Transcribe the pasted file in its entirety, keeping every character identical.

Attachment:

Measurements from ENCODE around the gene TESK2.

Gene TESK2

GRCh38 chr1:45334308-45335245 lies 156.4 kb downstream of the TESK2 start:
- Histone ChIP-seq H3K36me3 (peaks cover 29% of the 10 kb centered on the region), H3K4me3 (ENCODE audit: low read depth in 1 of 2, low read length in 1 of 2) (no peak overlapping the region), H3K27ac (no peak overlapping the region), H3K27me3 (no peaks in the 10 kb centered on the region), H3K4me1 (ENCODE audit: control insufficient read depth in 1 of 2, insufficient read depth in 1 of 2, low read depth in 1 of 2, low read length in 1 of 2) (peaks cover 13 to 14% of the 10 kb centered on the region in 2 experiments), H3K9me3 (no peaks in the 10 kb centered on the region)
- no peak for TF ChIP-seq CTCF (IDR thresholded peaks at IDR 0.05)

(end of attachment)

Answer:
Measurements from ENCODE around the gene TESK2.

Gene TESK2

GRCh38 chr1:45334308-45335245 lies 156.4 kb downstream of the TESK2 start:
- Histone ChIP-seq H3K36me3 (peaks cover 29% of the 10 kb centered on the region), H3K4me3 (ENCODE audit: low read depth in 1 of 2, low read length in 1 of 2) (no peak overlapping the region), H3K27ac (no peak overlapping the region), H3K27me3 (no peaks in the 10 kb centered on the region), H3K4me1 (ENCODE audit: control insufficient read depth in 1 of 2, insufficient read depth in 1 of 2, low read depth in 1 of 2, low read length in 1 of 2) (peaks cover 13 to 14% of the 10 kb centered on the region in 2 experiments), H3K9me3 (no peaks in the 10 kb centered on the region)
- no peak for TF ChIP-seq CTCF (IDR thresholded peaks at IDR 0.05)